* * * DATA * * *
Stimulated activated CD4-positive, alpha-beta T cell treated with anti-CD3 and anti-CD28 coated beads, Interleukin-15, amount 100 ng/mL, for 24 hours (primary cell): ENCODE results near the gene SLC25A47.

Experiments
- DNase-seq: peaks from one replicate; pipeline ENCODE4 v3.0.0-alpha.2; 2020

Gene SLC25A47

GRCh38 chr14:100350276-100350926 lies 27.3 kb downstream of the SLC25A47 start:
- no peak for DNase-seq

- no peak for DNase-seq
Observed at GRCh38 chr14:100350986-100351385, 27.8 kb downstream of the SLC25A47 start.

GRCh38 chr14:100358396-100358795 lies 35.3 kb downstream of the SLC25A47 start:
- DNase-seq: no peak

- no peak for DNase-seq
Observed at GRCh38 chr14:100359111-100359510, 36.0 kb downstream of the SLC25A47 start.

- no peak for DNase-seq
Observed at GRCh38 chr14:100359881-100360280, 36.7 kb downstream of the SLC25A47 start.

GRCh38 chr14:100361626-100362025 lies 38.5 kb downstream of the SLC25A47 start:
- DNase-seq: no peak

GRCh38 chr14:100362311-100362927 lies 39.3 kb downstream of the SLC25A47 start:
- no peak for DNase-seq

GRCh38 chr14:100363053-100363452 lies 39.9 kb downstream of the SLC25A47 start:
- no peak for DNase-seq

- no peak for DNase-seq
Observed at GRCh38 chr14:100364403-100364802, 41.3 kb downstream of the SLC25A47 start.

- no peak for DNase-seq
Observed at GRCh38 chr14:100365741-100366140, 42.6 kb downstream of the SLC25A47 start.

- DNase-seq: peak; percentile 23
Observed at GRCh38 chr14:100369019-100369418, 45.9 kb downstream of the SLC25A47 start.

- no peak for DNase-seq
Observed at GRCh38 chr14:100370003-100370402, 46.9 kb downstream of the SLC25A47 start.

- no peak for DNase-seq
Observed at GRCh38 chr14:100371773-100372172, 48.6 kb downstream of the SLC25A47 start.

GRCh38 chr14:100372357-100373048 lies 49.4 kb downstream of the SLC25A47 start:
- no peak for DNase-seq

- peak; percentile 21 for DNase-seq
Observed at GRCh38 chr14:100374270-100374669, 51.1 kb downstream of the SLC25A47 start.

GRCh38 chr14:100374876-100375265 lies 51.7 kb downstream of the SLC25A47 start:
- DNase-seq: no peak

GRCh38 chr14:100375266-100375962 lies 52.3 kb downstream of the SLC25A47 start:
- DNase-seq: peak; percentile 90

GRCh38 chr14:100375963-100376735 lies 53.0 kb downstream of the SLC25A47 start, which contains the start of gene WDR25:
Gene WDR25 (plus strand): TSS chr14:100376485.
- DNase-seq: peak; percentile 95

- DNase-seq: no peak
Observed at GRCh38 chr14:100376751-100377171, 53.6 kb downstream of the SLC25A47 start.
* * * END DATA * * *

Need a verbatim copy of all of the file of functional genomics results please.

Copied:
Stimulated activated CD4-positive, alpha-beta T cell treated with anti-CD3 and anti-CD28 coated beads, Interleukin-15, amount 100 ng/mL, for 24 hours (primary cell): ENCODE results near the gene SLC25A47.

Experiments
- DNase-seq: peaks from one replicate; pipeline ENCODE4 v3.0.0-alpha.2; 2020

Gene SLC25A47

GRCh38 chr14:100350276-100350926 lies 27.3 kb downstream of the SLC25A47 start:
- no peak for DNase-seq

- no peak for DNase-seq
Observed at GRCh38 chr14:100350986-100351385, 27.8 kb downstream of the SLC25A47 start.

GRCh38 chr14:100358396-100358795 lies 35.3 kb downstream of the SLC25A47 start:
- DNase-seq: no peak

- no peak for DNase-seq
Observed at GRCh38 chr14:100359111-100359510, 36.0 kb downstream of the SLC25A47 start.

- no peak for DNase-seq
Observed at GRCh38 chr14:100359881-100360280, 36.7 kb downstream of the SLC25A47 start.

GRCh38 chr14:100361626-100362025 lies 38.5 kb downstream of the SLC25A47 start:
- DNase-seq: no peak

GRCh38 chr14:100362311-100362927 lies 39.3 kb downstream of the SLC25A47 start:
- no peak for DNase-seq

GRCh38 chr14:100363053-100363452 lies 39.9 kb downstream of the SLC25A47 start:
- no peak for DNase-seq

- no peak for DNase-seq
Observed at GRCh38 chr14:100364403-100364802, 41.3 kb downstream of the SLC25A47 start.

- no peak for DNase-seq
Observed at GRCh38 chr14:100365741-100366140, 42.6 kb downstream of the SLC25A47 start.

- DNase-seq: peak; percentile 23
Observed at GRCh38 chr14:100369019-100369418, 45.9 kb downstream of the SLC25A47 start.

- no peak for DNase-seq
Observed at GRCh38 chr14:100370003-100370402, 46.9 kb downstream of the SLC25A47 start.

- no peak for DNase-seq
Observed at GRCh38 chr14:100371773-100372172, 48.6 kb downstream of the SLC25A47 start.

GRCh38 chr14:100372357-100373048 lies 49.4 kb downstream of the SLC25A47 start:
- no peak for DNase-seq

- peak; percentile 21 for DNase-seq
Observed at GRCh38 chr14:100374270-100374669, 51.1 kb downstream of the SLC25A47 start.

GRCh38 chr14:100374876-100375265 lies 51.7 kb downstream of the SLC25A47 start:
- DNase-seq: no peak

GRCh38 chr14:100375266-100375962 lies 52.3 kb downstream of the SLC25A47 start:
- DNase-seq: peak; percentile 90

GRCh38 chr14:100375963-100376735 lies 53.0 kb downstream of the SLC25A47 start, which contains the start of gene WDR25:
Gene WDR25 (plus strand): TSS chr14:100376485.
- DNase-seq: peak; percentile 95

- DNase-seq: no peak
Observed at GRCh38 chr14:100376751-100377171, 53.6 kb downstream of the SLC25A47 start.